More than 20 First Nations organisations across Queensland will receive funding to protect cultural and environmental values of Country, the Palaszczuk Government has announced.
Environment Minister Meaghan Scanlon visited Maryborough today and said a record number of First Nations groups would share in funding of more than $1.5 million, from organisations on Mabuiag and Muralag Islands in the Torres Strait in the north, to near Birdsville in the west and Gatton in Southern Queensland.
“First Nations communities have played a central and powerful role in caring for environment, culture and heritage for tens of thousands of years,” Minister Scanlon said.
“These grants will support projects including cultural site restoration, mapping of climate change impacts, water catchment planning, erosion control, traditional fire management and inter-generational learning and butterfly habitat protection.
“It builds on our commitment to double the number of Indigenous Land and Sea Rangers in Queensland, as well as ongoing partnerships with Traditional Owners across the state to conserve our natural environment.
“At the same time, these projects will also importantly support more than 100 jobs, whether they be rangers or project officers.”
Minister Scanlon through the projects, First Nations organisations will work with their communities and partner organisations, combining generations of traditional knowledge with modern technologies, to protect important sites and ecological systems.
The Maryborough Aboriginal Corporation for Housing and Cultural Development will receive a grant of $75,000 for the Moonaboola Bush Garden project which will see the Corporation create an accessible 100 metre cultural heritage garden path lined with labelled native plants, including a native plant greenhouse, ceremonial area and a yarning circle.
Corporation Manager Martine Britton said that the project would provide employment for a project manager and engage Skilling for Queensland trainees and volunteers – building their knowledge of bush tucker and medicine, horticulture and traditional heritage.
“The grant is a welcome contribution, assisting us to create an educational and cultural experience for the local community, and to engage Butchulla and other First Nations people in the project delivery,” Ms Britton said.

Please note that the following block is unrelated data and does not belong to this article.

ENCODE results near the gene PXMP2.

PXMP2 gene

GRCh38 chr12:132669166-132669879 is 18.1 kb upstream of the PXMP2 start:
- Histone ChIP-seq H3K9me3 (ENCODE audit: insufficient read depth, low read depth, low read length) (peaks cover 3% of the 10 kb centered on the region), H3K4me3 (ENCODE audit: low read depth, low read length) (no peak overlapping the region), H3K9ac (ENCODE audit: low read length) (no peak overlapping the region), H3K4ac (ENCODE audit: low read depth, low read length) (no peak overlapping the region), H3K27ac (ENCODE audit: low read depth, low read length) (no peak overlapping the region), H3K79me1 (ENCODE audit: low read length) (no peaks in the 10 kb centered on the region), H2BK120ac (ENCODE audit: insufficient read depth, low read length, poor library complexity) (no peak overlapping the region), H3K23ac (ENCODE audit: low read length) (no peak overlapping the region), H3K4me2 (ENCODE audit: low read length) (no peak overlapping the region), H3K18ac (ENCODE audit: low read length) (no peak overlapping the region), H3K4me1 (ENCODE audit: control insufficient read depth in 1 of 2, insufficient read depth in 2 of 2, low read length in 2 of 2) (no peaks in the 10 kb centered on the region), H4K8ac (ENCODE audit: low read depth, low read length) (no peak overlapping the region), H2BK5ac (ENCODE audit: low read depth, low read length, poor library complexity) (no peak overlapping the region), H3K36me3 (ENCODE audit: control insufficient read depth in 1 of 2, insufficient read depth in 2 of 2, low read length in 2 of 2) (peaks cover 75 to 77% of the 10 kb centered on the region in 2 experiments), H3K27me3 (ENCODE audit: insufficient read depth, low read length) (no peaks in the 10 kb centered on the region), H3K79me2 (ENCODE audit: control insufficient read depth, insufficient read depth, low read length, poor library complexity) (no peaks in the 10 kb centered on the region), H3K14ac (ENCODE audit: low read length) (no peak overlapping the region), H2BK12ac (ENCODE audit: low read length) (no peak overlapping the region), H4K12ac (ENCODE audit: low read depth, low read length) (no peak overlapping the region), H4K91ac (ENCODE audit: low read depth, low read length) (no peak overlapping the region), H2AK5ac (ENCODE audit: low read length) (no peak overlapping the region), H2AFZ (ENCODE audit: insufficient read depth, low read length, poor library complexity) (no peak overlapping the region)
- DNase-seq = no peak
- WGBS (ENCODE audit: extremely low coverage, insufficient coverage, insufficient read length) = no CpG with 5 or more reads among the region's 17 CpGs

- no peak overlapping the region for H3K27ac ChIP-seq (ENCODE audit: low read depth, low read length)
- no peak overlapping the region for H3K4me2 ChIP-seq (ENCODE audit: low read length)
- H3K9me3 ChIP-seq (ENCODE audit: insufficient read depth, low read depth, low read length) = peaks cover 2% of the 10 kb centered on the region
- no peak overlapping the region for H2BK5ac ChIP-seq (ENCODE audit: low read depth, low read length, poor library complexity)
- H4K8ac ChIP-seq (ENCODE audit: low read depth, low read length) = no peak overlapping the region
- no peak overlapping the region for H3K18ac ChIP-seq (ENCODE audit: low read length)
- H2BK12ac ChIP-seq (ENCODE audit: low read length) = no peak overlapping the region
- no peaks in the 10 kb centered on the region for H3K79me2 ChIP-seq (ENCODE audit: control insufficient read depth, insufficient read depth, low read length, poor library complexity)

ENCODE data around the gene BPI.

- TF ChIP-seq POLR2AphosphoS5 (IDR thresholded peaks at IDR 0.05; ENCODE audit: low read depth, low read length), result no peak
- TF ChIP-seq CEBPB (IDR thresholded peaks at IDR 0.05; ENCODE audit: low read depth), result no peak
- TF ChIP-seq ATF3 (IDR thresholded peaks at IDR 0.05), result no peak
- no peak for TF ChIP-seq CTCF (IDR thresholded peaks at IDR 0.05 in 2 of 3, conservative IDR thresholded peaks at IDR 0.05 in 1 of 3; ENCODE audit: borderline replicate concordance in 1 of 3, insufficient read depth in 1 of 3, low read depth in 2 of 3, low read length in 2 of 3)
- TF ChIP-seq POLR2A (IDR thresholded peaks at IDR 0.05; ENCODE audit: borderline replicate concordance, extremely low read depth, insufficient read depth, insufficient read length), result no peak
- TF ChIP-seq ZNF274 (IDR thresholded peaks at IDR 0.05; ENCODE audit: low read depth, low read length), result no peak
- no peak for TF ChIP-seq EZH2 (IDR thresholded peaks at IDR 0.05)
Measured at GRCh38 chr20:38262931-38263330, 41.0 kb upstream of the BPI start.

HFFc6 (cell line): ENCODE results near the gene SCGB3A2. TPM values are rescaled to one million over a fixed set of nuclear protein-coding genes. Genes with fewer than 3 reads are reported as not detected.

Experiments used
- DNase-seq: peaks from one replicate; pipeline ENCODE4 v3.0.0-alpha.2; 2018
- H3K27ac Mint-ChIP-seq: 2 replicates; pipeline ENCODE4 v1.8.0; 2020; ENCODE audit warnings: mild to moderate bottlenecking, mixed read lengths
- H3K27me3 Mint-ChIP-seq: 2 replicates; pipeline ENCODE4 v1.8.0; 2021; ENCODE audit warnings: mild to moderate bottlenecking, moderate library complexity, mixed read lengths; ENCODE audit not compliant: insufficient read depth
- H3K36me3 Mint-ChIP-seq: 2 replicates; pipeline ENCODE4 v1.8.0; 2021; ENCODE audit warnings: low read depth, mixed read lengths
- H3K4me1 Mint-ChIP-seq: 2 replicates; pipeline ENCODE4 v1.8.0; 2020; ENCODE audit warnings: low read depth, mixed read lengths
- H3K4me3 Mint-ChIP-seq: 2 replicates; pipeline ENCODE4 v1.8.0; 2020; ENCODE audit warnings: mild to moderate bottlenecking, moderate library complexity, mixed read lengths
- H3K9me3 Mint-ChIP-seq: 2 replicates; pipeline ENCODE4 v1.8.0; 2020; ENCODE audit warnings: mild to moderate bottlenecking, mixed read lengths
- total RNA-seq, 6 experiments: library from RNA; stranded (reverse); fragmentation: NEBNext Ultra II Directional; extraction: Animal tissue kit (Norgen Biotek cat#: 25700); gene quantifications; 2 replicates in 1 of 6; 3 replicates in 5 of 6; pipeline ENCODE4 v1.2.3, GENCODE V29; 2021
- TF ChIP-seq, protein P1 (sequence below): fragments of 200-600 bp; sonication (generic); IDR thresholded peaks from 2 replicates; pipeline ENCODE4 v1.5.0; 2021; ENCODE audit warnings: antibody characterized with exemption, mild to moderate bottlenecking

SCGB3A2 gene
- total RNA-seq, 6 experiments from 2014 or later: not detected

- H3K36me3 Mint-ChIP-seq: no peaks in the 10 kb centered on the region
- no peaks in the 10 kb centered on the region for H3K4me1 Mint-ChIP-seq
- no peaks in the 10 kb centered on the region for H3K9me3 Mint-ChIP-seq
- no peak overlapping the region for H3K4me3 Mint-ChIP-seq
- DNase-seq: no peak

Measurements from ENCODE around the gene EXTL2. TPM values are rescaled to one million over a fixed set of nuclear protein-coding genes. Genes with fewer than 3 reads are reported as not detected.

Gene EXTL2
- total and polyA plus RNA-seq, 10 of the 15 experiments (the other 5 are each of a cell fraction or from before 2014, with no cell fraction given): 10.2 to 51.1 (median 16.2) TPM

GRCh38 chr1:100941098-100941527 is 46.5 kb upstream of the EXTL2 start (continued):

“The greenhouse facility has the potential to support our future social enterprise development, supplying native trees and shrubs to a range of customers.”
On Muralag Island in the Torres Strait, the Kaurareg Native Title Aboriginal Corporation will receive $74,835 to work with archaeologists and heritage protection specialists to create an app-based system for prioritising cultural heritage sites at risk from climate change.
Kaurareg Native Title Aboriginal Corporation General Manager Enid Tom said the project would combine Indigenous Knowledge of Country and risk management in oral traditions with Western climate science of sea level change.
“The project will empower the Kaurareg to prioritise, map and mitigate damage and loss to cultural heritage sites identified to be at risk. It will assist in educating the youth, who are the future generation, about how to care for country,” Ms Tom said.
The Kyerrwandha Thingalkal Land Trust in Cape York Peninsula will use a $71,137 grant on a cultural burning and invasive species control project.
The project will engage Elders to teach young people about traditional fire management methods.
Land Trust Chairperson Alwyn Lyall said “We will conduct hands-on workshop activities in the field to enable our young people to learn traditional fire management methods and different ways of burning Country from knowledge passed down.”
“This will be done in such a way to maximise intergenerational learning and long-term knowledge transfer,” Mr Lyall said.